Pasterkamp G, Schoneveld AH, van der Wal AC, et al. Reference
J Am Coll Cardiol 1998; 32: 655-662 Abstract
OBJECTIVE: To relate local arterial geometry with markers that are thought to be related to plaque rupture. BACKGROUND: Plaque rupture often occurs at sites with minor luminal stenosis and has retrospectively been characterized by colocalization of inflammatory cells. Recent studies have demonstrated that luminal narrowing is related with the mode of atherosclerotic arterial remodeling. METHODS: We obtained 1521 cross section slices at regular intervals from 50 atherosclerotic femoral arteries. Per artery, the slices with the largest and smallest lumen area, vessel area and plaque area were selected for staining on the presence of macrophages (CD68), T-lymphocytes (CD45RO), smooth muscle cells (alpha-actin) and collagen. RESULTS: Inflammation of the cap or shoulder of the plaque was observed in 33% of all cross sections. Significantly more CD68 and CD45RO positive cells, more atheroma, less collagen and less alpha-actin positive staining was observed in cross sections with the largest plaque area and largest vessel area vs. cross sections with the smallest plaque area and smallest vessel area, respectively. No difference in the number of inflammatory cells was observed between cross sections with the largest and smallest lumen area. CONCLUSION: Intraindividually, pathohisto-logic markers previously reported to be related to plaque vulnerability were associated with a larger plaque area and vessel area. In addition, inflammation of the cap and shoulder of the plaque was a common finding in the atherosclerotic femoral artery.
This study describes an association between outward "positive" remodelling and lesion characteristics associated with unstable clinical presentation. It suggests that outward remodelled but mildly stenotic lesions appear to have a particular tendency to rupture initiating acute coronary events (vulnerable plaques).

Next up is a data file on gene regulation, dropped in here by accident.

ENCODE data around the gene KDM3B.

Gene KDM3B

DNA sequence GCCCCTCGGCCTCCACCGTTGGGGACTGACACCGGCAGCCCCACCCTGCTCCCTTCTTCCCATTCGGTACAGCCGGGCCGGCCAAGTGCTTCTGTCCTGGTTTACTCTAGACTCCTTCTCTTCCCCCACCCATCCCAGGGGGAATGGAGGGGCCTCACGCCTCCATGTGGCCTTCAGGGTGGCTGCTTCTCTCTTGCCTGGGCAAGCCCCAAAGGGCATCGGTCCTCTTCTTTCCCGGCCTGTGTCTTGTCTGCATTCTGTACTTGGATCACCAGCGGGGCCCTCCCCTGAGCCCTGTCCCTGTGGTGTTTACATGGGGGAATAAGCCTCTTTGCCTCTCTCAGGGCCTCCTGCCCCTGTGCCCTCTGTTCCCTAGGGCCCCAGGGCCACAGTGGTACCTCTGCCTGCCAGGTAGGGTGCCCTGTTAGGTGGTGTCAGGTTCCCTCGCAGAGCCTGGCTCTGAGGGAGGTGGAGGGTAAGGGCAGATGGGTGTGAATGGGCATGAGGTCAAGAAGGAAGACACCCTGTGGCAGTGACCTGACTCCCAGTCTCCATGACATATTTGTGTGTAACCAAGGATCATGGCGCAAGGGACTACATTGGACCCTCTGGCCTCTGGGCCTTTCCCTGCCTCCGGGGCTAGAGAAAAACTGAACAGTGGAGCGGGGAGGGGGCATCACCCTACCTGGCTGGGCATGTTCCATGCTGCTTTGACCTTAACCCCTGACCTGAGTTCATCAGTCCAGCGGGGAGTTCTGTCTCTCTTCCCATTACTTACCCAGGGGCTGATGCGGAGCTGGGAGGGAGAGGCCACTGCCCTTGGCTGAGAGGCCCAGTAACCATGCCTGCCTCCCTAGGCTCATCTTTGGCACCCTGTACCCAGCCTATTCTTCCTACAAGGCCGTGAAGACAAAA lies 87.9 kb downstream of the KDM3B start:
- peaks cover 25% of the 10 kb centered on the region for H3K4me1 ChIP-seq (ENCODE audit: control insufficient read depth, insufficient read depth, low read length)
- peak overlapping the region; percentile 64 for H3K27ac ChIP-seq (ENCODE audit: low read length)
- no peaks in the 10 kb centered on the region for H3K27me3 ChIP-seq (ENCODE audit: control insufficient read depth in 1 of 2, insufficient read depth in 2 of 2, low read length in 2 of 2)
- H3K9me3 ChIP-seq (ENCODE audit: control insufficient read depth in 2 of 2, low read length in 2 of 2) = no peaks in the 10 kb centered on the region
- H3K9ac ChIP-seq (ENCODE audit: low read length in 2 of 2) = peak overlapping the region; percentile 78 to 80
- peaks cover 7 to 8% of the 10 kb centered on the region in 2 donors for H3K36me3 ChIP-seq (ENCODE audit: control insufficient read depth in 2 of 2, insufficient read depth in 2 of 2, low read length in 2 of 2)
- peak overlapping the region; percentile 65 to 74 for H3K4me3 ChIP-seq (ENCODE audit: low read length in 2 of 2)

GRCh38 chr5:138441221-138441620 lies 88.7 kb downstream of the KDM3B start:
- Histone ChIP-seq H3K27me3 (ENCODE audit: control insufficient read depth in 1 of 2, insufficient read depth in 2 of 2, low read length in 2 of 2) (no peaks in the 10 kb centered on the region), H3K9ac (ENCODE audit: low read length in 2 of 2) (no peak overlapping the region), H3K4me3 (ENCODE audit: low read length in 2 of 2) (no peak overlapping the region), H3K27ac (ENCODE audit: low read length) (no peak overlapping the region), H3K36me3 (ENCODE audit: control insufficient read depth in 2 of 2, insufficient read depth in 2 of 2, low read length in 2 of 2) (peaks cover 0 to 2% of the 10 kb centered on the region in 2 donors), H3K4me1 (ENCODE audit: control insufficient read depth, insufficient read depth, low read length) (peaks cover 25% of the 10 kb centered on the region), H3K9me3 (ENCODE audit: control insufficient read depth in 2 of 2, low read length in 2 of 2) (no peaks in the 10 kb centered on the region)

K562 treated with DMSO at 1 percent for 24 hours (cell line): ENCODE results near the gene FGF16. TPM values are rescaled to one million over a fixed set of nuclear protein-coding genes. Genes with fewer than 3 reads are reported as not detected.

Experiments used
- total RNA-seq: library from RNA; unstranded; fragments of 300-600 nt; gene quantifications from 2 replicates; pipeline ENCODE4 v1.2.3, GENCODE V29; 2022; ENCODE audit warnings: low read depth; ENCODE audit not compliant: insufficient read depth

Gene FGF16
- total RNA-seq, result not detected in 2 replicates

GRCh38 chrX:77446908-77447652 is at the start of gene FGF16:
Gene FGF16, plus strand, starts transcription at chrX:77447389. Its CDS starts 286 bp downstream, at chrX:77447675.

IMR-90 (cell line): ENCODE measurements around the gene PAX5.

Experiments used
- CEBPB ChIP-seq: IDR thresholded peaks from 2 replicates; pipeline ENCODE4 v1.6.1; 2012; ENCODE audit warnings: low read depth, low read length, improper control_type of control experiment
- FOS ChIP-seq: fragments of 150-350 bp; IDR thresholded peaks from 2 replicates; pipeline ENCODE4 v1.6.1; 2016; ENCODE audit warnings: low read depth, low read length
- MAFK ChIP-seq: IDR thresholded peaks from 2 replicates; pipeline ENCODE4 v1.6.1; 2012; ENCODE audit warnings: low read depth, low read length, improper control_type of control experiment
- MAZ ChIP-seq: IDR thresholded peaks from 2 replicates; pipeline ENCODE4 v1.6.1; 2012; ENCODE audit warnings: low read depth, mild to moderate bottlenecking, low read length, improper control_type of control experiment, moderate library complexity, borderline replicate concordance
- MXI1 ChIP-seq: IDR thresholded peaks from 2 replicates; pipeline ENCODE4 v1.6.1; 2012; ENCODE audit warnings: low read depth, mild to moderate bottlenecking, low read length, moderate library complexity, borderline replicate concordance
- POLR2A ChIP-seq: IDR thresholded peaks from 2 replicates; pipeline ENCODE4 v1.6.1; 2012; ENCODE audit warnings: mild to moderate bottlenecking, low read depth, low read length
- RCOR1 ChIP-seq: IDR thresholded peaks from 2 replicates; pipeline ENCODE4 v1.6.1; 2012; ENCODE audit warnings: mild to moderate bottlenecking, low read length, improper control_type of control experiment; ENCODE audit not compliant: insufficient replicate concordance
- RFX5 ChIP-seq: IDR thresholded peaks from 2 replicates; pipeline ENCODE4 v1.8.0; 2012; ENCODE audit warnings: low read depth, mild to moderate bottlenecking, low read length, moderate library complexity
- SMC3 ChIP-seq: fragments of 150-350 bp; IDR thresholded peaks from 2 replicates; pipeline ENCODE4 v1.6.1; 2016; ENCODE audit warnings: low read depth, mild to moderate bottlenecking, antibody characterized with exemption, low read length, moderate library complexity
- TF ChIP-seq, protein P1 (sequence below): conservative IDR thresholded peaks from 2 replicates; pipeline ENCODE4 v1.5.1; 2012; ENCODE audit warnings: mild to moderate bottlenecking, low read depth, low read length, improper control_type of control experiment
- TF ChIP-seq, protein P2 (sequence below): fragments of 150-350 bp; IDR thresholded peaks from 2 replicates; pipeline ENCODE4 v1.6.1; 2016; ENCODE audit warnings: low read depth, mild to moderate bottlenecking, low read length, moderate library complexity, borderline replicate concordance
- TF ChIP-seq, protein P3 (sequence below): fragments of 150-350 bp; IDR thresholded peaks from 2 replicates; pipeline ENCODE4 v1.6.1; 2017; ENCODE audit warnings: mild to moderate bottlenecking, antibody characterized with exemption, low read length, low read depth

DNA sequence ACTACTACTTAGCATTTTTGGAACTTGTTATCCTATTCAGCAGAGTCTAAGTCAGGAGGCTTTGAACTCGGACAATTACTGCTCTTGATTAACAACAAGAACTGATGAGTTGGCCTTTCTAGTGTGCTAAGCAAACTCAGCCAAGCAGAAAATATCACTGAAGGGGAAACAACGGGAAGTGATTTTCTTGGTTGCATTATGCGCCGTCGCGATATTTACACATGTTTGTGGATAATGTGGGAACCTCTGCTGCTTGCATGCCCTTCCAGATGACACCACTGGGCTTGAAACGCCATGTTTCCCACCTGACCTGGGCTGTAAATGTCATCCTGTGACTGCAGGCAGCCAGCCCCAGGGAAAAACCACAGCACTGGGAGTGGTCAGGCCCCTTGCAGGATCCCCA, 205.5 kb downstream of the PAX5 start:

Citation Count 75
1. Schoenhagen P, Ziada KM, Kapadia SR, Crowe TD, Nissen SE, Tuzcu EM. Extent and direction of arterial remodeling in stable versus unstable coronary syndromes: an intravascular ultrasound study. Circulation 2000; 101: 598-603.
2. Yamagishi M, Terashima M, Awano K, et al. Morphology of vulnerable coronary plaque: insights from follow-up of patients examined by intravascular ultrasound before an acute coronary syndrome. J Am Coll Cardiol 2000; 35: 106-111.
3. Kotani J, Mintz GS, Castagna MT, et al. Intravascular ultrasound analysis of infarct-related and non-infarct-related arteries in patients who presented with an acute myocardial infarction. Circulation 2003; 107: 2889-2893.
Both plaque and vessel area were geometrical determinants of the presence of markers related to plaque vulnerability. The type of arterial remodelling may have a dual impact on luminal narrowing. Compensatory enlargement will retard chronic luminal narrowing, but it might enhance the risk of plaque rupture and, hence, acute luminal narrowing or occlusion. Conversely, paradoxical shrinkage will accelerate chronic luminal narrowing, but it might reduce the risk of plaque rupture and, hence, acute luminal narrowing or occlusion. Future studies using intra-vascular ultrasound (IVUS) are needed to verify the inferred predictive value for unstable angina and acute myocardial infarction or compensatory enlarged lesions.
Why it's important
Glagov's observations demonstrate that plaque progression is initially accommodated by an expansion of vessel diameter rather than luminal stenosis (arterial remodelling). Based on the studies correlating remodelling with clinical presentation, it has become obvious that these outward remodelled but mildly stenotic lesions appear to have a particular tendency to rupture initiating acute coronary events (vulnerable plaques). It is an attractive hypothesis that changes of regression are also reflected in plaque size rather than luminal dimension.
The careful comparison of lesion geometry with histological lesion characteristics allowed hypothesis about potential interactions between remodelling and plaque vulnerability/stability, which were later confirmed in clinical imaging studies.
These results from femoral vessels may not apply to coronary vessels in particular in the setting of acute coronary syndromes. Therefore clinical confirmation was needed.
This paper and subsequent post-mortem and IVUS studies of coronary arteries have modified the prevailing paradigm about high-risk lesions and focused attention to mildly stenotic but vulnerable plaques and overall plaque burden.
Effect of recombinant ApoA-I Milano on coronary atherosclerosis in patients with acute coronary syndromes: a randomized placebo controlled pilot study
Nissen SE, Tsunoda T, Tuzcu EM, et al. Reference
JAMA 2003; 290: 2292-2300 Abstract